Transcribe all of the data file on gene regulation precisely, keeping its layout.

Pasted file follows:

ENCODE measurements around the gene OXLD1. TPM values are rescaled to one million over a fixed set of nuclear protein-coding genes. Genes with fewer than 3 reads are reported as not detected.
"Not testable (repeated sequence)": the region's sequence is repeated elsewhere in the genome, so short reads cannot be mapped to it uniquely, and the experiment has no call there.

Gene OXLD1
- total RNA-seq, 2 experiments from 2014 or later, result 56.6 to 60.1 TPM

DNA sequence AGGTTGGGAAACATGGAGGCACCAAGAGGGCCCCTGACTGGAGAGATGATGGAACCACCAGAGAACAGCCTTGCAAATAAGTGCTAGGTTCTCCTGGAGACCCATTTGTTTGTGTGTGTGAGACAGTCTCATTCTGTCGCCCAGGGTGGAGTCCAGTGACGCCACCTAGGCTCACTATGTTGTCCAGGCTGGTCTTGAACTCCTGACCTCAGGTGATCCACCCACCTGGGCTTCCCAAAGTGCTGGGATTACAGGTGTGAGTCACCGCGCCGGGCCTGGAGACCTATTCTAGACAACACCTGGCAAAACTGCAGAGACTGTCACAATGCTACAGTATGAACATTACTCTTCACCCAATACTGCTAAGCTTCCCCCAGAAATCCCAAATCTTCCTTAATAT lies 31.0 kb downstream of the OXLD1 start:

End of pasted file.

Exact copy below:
ENCODE measurements around the gene OXLD1. TPM values are rescaled to one million over a fixed set of nuclear protein-coding genes. Genes with fewer than 3 reads are reported as not detected.
"Not testable (repeated sequence)": the region's sequence is repeated elsewhere in the genome, so short reads cannot be mapped to it uniquely, and the experiment has no call there.

Gene OXLD1
- total RNA-seq, 2 experiments from 2014 or later, result 56.6 to 60.1 TPM

DNA sequence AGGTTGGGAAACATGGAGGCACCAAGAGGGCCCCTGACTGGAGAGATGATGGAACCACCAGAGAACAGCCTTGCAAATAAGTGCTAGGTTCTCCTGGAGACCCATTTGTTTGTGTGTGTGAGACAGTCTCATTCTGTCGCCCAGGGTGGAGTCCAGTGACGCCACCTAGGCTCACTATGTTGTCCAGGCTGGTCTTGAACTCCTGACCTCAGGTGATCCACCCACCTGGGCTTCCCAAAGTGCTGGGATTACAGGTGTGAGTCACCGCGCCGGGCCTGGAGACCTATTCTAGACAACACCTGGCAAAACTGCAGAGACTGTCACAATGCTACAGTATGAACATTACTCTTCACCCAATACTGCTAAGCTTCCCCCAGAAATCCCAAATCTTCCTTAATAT lies 31.0 kb downstream of the OXLD1 start: